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18 Facts on the US National Debt That Are Almost Too Hard to Believe

(Mitchell Nemeth) At around $22.5 trillion, the United States national debt sits at 106 percent of Gross Domestic Product (GDP). There is no disputing that this gigantic debt will someday become due and payable. However, there is hesitation among the political class as to what must be done to pay down and eliminate this debt.

Progressive lawmakers have largely refrained from discussing this liability, preferring to claim that the United States can continue to fund exorbitant government programs. Conservatives have unsuccessfully, on numerous occasions, attempted to limit federal outlays. With each failed attempt, conservatives instead continue to vote for spending increases. At the National Review, Michael Tanner writes,

there is no effort to prioritize or make the difficult choices of governing, there is only…more.

Each attempt to cut or reduce the growth of federal spending has been met with resistance and ferocious outrage.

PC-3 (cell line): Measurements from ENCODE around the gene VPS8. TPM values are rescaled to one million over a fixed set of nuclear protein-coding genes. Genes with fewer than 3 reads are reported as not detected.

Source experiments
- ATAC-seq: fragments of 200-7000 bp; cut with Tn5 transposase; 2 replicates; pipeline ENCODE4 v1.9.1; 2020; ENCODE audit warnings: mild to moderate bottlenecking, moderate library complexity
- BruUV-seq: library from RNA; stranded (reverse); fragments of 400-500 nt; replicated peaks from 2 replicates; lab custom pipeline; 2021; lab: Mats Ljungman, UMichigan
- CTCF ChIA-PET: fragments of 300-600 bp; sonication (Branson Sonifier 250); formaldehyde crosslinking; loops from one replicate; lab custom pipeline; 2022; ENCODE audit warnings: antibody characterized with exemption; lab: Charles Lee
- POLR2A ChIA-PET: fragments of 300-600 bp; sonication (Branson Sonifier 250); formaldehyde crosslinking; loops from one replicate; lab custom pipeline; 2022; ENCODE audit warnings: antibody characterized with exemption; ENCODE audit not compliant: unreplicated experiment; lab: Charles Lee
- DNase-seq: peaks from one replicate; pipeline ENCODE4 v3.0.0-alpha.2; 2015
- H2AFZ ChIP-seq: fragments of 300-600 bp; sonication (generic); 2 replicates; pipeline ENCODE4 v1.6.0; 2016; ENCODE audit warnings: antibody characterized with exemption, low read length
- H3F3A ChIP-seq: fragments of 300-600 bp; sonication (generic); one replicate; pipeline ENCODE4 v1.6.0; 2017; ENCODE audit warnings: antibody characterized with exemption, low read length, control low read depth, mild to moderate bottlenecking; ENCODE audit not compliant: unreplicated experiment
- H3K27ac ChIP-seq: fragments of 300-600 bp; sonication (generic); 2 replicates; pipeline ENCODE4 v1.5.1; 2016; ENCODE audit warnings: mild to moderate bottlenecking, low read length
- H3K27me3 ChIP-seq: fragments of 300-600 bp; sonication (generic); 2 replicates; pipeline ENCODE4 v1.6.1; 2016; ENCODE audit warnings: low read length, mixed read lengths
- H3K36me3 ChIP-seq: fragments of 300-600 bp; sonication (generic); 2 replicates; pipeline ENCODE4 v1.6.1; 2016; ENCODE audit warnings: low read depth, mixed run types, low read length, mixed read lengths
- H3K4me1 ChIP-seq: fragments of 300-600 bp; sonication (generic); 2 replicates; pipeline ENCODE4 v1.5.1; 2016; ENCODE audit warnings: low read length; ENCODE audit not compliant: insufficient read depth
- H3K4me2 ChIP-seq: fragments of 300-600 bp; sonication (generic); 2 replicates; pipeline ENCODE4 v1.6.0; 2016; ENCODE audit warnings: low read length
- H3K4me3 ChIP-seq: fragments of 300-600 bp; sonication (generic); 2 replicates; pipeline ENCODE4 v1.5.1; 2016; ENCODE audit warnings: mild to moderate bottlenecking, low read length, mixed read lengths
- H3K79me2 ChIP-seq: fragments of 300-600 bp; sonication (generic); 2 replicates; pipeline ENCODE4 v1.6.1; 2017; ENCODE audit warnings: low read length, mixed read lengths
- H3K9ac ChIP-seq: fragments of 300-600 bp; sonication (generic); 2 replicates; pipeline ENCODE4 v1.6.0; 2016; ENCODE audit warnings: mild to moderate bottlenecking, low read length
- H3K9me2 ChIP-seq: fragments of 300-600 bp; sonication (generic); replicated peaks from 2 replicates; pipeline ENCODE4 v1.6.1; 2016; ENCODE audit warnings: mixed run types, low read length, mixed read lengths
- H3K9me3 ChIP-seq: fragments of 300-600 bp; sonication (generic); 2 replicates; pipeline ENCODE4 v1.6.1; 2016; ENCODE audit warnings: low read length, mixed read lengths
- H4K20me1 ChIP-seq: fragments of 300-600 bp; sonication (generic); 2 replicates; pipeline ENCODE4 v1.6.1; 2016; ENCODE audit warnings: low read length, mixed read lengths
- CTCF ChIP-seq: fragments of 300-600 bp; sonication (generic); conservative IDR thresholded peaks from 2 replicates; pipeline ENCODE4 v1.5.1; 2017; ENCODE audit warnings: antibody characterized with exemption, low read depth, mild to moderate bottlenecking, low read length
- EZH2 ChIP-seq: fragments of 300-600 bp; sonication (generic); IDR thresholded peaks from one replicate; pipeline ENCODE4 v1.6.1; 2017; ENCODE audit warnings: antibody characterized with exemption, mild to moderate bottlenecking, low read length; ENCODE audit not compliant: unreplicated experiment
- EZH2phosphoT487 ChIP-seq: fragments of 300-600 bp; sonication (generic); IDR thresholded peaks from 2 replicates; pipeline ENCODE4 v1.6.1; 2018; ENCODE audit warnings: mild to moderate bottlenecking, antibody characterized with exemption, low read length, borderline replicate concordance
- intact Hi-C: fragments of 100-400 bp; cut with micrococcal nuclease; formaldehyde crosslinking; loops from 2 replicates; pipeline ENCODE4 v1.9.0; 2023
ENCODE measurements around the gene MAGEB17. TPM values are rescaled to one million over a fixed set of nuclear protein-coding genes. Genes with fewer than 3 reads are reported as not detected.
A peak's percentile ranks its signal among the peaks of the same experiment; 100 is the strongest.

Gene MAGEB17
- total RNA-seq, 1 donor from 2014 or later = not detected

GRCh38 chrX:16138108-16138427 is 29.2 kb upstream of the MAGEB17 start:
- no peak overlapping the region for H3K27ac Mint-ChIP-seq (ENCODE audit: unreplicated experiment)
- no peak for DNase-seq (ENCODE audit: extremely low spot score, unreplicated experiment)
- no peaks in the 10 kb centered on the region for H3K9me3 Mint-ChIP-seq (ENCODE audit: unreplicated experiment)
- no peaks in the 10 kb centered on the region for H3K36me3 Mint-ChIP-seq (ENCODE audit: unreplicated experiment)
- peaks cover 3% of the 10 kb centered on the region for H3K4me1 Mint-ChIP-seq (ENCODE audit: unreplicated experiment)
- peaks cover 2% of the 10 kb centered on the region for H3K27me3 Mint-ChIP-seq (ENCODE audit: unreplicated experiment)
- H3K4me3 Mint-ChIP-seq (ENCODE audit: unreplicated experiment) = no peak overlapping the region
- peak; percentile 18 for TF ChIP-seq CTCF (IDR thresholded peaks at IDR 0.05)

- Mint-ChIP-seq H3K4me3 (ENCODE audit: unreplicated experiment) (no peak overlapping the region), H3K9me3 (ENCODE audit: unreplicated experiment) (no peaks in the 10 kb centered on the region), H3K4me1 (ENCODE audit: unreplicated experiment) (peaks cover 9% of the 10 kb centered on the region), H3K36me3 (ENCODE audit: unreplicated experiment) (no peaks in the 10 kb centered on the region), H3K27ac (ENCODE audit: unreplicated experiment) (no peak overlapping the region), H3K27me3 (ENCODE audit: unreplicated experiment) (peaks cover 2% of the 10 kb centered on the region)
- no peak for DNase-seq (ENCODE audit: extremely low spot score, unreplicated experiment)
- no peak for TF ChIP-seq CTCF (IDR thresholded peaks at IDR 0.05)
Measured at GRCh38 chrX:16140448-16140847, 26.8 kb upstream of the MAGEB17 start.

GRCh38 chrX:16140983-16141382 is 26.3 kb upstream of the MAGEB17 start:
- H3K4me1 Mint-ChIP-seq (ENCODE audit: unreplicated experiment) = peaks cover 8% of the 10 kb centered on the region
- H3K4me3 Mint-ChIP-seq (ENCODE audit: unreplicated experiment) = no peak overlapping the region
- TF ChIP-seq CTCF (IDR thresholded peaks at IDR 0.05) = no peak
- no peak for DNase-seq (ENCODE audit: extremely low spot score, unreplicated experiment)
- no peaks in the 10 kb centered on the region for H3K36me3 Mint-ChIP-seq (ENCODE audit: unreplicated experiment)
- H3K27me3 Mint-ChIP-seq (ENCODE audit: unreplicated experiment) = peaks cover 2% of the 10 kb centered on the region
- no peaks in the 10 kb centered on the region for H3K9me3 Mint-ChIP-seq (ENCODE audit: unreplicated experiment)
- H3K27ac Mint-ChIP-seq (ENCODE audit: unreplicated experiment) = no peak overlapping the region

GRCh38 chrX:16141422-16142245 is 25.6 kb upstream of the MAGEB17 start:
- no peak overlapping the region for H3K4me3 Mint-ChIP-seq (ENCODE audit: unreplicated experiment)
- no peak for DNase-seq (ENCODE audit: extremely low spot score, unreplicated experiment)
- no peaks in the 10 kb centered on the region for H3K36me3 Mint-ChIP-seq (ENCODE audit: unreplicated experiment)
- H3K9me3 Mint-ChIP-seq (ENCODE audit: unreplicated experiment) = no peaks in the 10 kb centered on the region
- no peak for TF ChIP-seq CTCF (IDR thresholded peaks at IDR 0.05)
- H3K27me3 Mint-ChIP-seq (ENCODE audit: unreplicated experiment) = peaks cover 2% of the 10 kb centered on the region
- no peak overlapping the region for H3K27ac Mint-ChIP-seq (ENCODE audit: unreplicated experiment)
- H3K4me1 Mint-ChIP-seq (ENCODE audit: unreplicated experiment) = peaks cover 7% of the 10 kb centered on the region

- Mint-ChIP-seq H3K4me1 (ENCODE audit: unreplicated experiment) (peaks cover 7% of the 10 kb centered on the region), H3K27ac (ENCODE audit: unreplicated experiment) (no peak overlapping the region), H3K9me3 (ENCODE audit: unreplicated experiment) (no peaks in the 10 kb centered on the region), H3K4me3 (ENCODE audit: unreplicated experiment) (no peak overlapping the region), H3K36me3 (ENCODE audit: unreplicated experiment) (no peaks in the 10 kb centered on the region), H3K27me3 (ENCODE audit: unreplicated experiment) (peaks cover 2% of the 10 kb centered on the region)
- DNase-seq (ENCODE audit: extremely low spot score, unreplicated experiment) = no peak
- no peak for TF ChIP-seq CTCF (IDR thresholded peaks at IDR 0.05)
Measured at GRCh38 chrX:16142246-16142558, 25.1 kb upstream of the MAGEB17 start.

If there is any takeaway from these unsuccessful attempts to reduce spending, it is that federal spending has subsidized numerous projects or programs, which have grown dependent on the federal government. There may be many good uses of federal funds, but this does not provide lawmakers with a “Get-out-of-jail-free card.” For now, lawmakers continue to spend as if they are children in a candy store with no limit on their parents’ credit card. At some point, lawmakers must address the underlying problem: federal spending.

Lawmakers are representatives for their constituents. This goes without saying, but lawmakers are unlikely to address the ever-increasing national debt until voters demand action. What remains unfathomable to many voters is how much money $22.5 trillion truly is. As Jon Miltimore has written, “the problem is that the human mind has trouble understanding a figure so huge.” Below are some facts that help put into perspective just how large is the sum of $22.5 trillion:

  1. In order to pay down our national debt you would have to combine the GDP of China, Japan, and India.
  2. The United States owes $68,400 per citizen.
  3. The United States owes $183,000 per taxpayer.
  4. The United States currently has $125 trillion (yes, trillion) in unfunded liabilities.
  5. According to the nonpartisan Congressional Budget Office (CBO), the US debt held by the public will reach 100 percent of GDP in 2028.
  6. In 2008, interest on the federal debt was $253 billion. Interest for Fiscal Year (FY) 2019 is roughly 89 percent higher.